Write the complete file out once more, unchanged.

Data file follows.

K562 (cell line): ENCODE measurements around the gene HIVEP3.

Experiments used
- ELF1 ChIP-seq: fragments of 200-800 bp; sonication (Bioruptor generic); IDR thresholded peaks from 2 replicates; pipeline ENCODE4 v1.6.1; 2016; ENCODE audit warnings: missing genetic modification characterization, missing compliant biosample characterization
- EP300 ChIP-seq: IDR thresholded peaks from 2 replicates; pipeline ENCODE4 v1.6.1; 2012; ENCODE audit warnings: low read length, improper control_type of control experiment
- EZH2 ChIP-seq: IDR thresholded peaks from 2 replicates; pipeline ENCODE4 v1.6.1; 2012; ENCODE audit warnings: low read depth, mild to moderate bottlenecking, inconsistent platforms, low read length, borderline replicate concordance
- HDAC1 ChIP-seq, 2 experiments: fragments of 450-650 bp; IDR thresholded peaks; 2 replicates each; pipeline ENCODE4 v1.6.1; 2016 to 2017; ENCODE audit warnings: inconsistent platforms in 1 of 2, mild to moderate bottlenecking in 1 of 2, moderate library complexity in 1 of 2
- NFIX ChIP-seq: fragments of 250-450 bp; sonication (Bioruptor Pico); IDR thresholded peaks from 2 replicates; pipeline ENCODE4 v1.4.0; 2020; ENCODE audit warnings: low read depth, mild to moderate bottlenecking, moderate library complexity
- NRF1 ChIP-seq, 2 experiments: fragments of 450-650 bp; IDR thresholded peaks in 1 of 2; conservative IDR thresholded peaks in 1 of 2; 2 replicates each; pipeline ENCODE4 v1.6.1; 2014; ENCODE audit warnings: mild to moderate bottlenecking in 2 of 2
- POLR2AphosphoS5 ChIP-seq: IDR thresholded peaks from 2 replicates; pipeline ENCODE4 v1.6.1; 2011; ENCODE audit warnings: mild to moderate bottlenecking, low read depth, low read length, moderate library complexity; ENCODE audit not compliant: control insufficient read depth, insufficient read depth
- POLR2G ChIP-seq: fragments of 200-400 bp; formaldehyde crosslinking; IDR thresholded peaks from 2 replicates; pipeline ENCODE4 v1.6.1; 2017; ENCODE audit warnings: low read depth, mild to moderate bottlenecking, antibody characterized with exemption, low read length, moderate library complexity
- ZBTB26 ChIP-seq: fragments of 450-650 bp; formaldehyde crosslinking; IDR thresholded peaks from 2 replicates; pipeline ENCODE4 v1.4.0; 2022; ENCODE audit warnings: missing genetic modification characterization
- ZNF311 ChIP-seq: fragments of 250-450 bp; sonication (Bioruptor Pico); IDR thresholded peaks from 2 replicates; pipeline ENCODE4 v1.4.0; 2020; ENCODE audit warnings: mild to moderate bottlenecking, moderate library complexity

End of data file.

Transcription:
K562 (cell line): ENCODE measurements around the gene HIVEP3.

Experiments used
- ELF1 ChIP-seq: fragments of 200-800 bp; sonication (Bioruptor generic); IDR thresholded peaks from 2 replicates; pipeline ENCODE4 v1.6.1; 2016; ENCODE audit warnings: missing genetic modification characterization, missing compliant biosample characterization
- EP300 ChIP-seq: IDR thresholded peaks from 2 replicates; pipeline ENCODE4 v1.6.1; 2012; ENCODE audit warnings: low read length, improper control_type of control experiment
- EZH2 ChIP-seq: IDR thresholded peaks from 2 replicates; pipeline ENCODE4 v1.6.1; 2012; ENCODE audit warnings: low read depth, mild to moderate bottlenecking, inconsistent platforms, low read length, borderline replicate concordance
- HDAC1 ChIP-seq, 2 experiments: fragments of 450-650 bp; IDR thresholded peaks; 2 replicates each; pipeline ENCODE4 v1.6.1; 2016 to 2017; ENCODE audit warnings: inconsistent platforms in 1 of 2, mild to moderate bottlenecking in 1 of 2, moderate library complexity in 1 of 2
- NFIX ChIP-seq: fragments of 250-450 bp; sonication (Bioruptor Pico); IDR thresholded peaks from 2 replicates; pipeline ENCODE4 v1.4.0; 2020; ENCODE audit warnings: low read depth, mild to moderate bottlenecking, moderate library complexity
- NRF1 ChIP-seq, 2 experiments: fragments of 450-650 bp; IDR thresholded peaks in 1 of 2; conservative IDR thresholded peaks in 1 of 2; 2 replicates each; pipeline ENCODE4 v1.6.1; 2014; ENCODE audit warnings: mild to moderate bottlenecking in 2 of 2
- POLR2AphosphoS5 ChIP-seq: IDR thresholded peaks from 2 replicates; pipeline ENCODE4 v1.6.1; 2011; ENCODE audit warnings: mild to moderate bottlenecking, low read depth, low read length, moderate library complexity; ENCODE audit not compliant: control insufficient read depth, insufficient read depth
- POLR2G ChIP-seq: fragments of 200-400 bp; formaldehyde crosslinking; IDR thresholded peaks from 2 replicates; pipeline ENCODE4 v1.6.1; 2017; ENCODE audit warnings: low read depth, mild to moderate bottlenecking, antibody characterized with exemption, low read length, moderate library complexity
- ZBTB26 ChIP-seq: fragments of 450-650 bp; formaldehyde crosslinking; IDR thresholded peaks from 2 replicates; pipeline ENCODE4 v1.4.0; 2022; ENCODE audit warnings: missing genetic modification characterization
- ZNF311 ChIP-seq: fragments of 250-450 bp; sonication (Bioruptor Pico); IDR thresholded peaks from 2 replicates; pipeline ENCODE4 v1.4.0; 2020; ENCODE audit warnings: mild to moderate bottlenecking, moderate library complexity